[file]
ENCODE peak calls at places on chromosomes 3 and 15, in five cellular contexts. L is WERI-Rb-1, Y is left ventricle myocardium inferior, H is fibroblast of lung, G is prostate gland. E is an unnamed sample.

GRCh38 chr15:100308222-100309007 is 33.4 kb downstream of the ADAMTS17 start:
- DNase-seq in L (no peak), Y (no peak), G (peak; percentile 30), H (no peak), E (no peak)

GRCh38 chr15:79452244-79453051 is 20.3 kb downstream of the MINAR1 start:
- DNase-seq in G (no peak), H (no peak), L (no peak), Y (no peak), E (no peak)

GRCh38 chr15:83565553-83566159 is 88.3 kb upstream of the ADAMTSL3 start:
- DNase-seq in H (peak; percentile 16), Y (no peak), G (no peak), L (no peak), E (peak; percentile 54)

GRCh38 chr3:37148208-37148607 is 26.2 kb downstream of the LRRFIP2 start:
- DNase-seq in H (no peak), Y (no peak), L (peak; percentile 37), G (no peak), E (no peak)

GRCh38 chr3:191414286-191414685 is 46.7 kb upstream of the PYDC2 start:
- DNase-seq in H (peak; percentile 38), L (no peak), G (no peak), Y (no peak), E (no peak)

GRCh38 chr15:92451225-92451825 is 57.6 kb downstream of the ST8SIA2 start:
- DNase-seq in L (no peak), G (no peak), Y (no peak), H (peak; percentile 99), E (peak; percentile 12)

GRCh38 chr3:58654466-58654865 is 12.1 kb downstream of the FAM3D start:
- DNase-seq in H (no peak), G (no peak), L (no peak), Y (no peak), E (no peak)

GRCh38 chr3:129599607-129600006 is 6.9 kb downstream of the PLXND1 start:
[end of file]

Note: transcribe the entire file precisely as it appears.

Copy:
ENCODE peak calls at places on chromosomes 3 and 15, in five cellular contexts. L is WERI-Rb-1, Y is left ventricle myocardium inferior, H is fibroblast of lung, G is prostate gland. E is an unnamed sample.

GRCh38 chr15:100308222-100309007 is 33.4 kb downstream of the ADAMTS17 start:
- DNase-seq in L (no peak), Y (no peak), G (peak; percentile 30), H (no peak), E (no peak)

GRCh38 chr15:79452244-79453051 is 20.3 kb downstream of the MINAR1 start:
- DNase-seq in G (no peak), H (no peak), L (no peak), Y (no peak), E (no peak)

GRCh38 chr15:83565553-83566159 is 88.3 kb upstream of the ADAMTSL3 start:
- DNase-seq in H (peak; percentile 16), Y (no peak), G (no peak), L (no peak), E (peak; percentile 54)

GRCh38 chr3:37148208-37148607 is 26.2 kb downstream of the LRRFIP2 start:
- DNase-seq in H (no peak), Y (no peak), L (peak; percentile 37), G (no peak), E (no peak)

GRCh38 chr3:191414286-191414685 is 46.7 kb upstream of the PYDC2 start:
- DNase-seq in H (peak; percentile 38), L (no peak), G (no peak), Y (no peak), E (no peak)

GRCh38 chr15:92451225-92451825 is 57.6 kb downstream of the ST8SIA2 start:
- DNase-seq in L (no peak), G (no peak), Y (no peak), H (peak; percentile 99), E (peak; percentile 12)

GRCh38 chr3:58654466-58654865 is 12.1 kb downstream of the FAM3D start:
- DNase-seq in H (no peak), G (no peak), L (no peak), Y (no peak), E (no peak)

GRCh38 chr3:129599607-129600006 is 6.9 kb downstream of the PLXND1 start: